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‘Colombo Stock Exchange booms again’

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by Dr. Darin Gunesekera

 

International news report the CSE as a top performing stock exchange in 2021. It is heart warming to Sri Lankans.

The headlines cover much. This exchange in its modern form is now 35 years old. Its related Acts and Regulations, 34 years. In these years there have been fairly minor changes as names, etc only. The substantial structure and Regulatory Act have been the same.

The reason is that these were formulated on the basis of economics after some long hands on study. I decided to do it based on economics only. I added the usual cover gloss of current law. The President at the time gave complete freedom. Actually when shortly afterwards I did the Kenyan system, President Moi gave freedom also. Even when I replaced totally what consultants had then just finalized; after all Harvard Consultancy could not complain that they were left behind by Kenya’s own Yale. And after over 30 years except for allowing trade electronically, there is no substantial change.

And, as in Colombo, great success.

This subject, regulating stock exchanges, was begun by William O’Douglas, a Yale Professor. As he himself said later, and his students carried on as tradition, he had no interest in the economics. He thought the US economy well based. He brought in what he later excelled in as a Supreme Court Justice, rights or human rights. That is the old style in Securities Law.

The modern era was actually pioneered by Dr Tan Cheng Theng, about ten years my senior. He was the best student at Harvard Law School and the editor of the Review. When Lee Kwan Yew went on his sabbatical tour of universities, he recruited Tan to do the “SEC” of Singapore. He did so with some brilliant leaps in where there had been darkness before.

I asked him what he considered important, now for him ten years later, as I wished to incorporate the best. He just expressed disgust of the stockbroking and investment banking business. He told me firmly that he was now a “born again” Christian. I understood the sentiment.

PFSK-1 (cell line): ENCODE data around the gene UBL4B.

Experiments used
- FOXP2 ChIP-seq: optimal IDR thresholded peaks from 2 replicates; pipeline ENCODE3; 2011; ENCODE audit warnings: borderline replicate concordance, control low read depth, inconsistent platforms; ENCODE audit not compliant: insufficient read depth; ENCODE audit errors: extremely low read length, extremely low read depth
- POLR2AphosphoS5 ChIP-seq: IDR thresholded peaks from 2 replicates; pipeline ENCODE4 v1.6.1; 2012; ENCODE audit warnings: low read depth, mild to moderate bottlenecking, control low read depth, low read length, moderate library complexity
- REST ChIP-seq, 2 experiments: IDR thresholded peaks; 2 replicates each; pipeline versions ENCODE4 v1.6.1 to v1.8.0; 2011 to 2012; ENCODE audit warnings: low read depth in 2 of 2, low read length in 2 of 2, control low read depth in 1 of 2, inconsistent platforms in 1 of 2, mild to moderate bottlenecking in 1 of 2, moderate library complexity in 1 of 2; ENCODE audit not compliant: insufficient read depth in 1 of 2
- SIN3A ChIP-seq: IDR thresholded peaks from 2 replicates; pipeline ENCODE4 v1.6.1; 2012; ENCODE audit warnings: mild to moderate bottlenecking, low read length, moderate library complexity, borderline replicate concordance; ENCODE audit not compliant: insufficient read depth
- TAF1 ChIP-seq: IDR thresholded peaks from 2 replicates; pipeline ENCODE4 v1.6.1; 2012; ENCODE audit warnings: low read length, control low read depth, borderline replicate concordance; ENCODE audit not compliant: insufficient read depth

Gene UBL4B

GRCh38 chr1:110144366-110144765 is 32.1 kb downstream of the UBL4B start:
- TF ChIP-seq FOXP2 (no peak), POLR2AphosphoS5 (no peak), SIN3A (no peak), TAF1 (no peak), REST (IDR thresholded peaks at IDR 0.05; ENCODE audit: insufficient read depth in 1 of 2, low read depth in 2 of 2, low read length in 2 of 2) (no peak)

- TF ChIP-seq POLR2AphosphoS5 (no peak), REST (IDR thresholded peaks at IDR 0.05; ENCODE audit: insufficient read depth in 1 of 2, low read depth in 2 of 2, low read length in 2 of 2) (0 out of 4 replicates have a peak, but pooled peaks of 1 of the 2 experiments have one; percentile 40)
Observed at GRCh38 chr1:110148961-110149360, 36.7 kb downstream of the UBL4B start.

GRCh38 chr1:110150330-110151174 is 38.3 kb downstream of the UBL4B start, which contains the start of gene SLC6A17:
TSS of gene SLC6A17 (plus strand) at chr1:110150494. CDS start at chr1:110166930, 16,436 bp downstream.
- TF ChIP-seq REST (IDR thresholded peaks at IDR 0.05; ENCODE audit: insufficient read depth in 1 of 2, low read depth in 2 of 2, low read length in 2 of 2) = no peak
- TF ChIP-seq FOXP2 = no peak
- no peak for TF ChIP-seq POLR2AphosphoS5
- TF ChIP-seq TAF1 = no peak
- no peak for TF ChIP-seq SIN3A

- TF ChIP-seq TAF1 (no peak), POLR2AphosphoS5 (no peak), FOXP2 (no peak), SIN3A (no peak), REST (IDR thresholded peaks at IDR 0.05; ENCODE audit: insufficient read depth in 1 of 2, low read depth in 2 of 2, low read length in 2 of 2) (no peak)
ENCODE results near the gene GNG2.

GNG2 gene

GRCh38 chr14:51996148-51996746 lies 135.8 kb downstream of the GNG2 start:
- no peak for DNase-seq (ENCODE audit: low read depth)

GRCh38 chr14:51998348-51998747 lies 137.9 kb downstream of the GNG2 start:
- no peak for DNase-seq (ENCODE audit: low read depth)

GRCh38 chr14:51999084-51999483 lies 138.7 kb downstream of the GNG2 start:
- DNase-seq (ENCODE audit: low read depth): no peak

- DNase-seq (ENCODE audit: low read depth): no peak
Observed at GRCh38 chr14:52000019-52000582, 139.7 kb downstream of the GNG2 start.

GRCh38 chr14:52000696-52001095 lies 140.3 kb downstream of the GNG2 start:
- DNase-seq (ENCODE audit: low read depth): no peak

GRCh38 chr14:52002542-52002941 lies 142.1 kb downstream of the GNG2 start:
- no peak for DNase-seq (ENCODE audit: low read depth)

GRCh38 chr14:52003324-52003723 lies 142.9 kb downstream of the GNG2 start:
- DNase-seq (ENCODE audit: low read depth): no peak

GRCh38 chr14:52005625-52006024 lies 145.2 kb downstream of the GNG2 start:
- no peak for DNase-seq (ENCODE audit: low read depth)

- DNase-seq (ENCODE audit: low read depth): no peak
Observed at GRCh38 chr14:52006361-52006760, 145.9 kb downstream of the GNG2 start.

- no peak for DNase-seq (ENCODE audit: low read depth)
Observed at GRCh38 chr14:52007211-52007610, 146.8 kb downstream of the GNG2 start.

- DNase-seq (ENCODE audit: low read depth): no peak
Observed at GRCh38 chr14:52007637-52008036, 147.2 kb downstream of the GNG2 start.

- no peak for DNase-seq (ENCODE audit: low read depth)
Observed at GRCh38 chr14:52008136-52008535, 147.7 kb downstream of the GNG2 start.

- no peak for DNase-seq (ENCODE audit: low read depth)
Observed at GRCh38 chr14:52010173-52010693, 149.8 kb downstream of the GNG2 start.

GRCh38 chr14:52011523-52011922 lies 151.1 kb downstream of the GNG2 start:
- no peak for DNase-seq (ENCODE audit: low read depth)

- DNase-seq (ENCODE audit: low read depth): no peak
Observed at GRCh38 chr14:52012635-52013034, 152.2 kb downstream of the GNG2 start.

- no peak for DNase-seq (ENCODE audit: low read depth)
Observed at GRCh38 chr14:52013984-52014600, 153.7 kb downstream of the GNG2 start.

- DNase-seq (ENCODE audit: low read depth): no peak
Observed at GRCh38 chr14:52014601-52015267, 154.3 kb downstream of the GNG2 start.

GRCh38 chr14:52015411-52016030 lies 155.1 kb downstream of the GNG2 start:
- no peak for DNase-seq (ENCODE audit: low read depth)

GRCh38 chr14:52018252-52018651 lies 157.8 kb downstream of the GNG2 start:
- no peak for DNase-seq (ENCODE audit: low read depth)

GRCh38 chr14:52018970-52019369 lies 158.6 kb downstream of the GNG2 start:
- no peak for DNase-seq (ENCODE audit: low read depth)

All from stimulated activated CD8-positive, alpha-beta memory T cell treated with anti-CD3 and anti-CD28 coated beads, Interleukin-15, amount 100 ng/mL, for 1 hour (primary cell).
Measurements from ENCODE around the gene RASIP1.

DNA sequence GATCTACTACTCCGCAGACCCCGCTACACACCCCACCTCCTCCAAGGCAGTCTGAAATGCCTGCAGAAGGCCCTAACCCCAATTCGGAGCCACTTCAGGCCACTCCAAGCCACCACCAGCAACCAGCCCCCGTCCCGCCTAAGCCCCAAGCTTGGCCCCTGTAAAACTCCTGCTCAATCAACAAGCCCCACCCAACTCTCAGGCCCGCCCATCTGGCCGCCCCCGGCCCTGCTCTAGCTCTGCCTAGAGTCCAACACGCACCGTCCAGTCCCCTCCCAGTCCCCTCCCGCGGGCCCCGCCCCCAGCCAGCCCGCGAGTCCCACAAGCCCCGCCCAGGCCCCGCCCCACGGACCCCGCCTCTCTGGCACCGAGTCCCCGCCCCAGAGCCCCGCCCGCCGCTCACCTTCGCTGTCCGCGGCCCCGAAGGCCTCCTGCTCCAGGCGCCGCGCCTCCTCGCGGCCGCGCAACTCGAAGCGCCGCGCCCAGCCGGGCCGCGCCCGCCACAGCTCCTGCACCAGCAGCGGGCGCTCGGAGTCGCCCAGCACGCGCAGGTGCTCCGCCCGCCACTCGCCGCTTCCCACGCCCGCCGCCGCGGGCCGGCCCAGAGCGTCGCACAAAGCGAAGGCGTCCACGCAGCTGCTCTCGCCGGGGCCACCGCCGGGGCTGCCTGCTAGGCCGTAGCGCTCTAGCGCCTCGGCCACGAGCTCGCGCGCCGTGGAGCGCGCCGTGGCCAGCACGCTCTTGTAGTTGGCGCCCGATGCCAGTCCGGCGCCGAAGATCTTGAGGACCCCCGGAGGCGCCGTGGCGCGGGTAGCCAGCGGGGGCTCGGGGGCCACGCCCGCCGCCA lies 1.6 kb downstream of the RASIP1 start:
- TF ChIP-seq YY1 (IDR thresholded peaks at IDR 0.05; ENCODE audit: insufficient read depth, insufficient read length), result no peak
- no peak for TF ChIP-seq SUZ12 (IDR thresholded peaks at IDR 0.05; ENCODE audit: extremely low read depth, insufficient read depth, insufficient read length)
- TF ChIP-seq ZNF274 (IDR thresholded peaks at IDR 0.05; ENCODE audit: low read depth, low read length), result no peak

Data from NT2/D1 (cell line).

But my great uncle had impressed on me that mathematics was at the heart of the courts of law, which is where the People got their law. And mathematics I knew. I had been tasked to take Professor Smale’s ideas on Economics Maths in Law as a teacher briefly at the Yale Law School. So I knew this did not work easily. So I looked for help. My grandfather had been the leading police officer in the British era and anyway the police are the agents of the law. Tyrrel Gunatilleke was then the leading person in the police. I questioned him and he refused to answer but finally relented and told me how he caught criminals. I had the maths, the real maths. That tight construction was possible. And for all securities, including government, which is now the mainstay of the Kenya exchange.

When in Kenya, I was able to reposition the stock exchange so that it had a much greater social force through these constructions and I am very happy that the exchange has climbed to high regard with simultaneous issues in London and that the lead company on the exchange has over 15BUSD in market value.

Colombo, with no change in laws and regulations has the same capacity. But it must address India. Not long after I left CSE, I visited India where I had as an economist some relations with the civil servant in charge. I noticed that his still old fashioned markets had only one third more than Colombo in capital raising as of then. For all India.

This age is actually now coming to an end. It is often said in America that “Finance and Economics is not Rocket Science”. That is true. Elon Musk has discovered it too. Rocket science is still true to WW2 roots. Real Science and tech are far ahead. Any economics student today has to study Maths and stats beyond a rocket scientist.

Three years or so ago I gave a lecture and spent discussion time in NASA talking of my wealth and poverty field. Our field is there in the Beyond Rocket Science.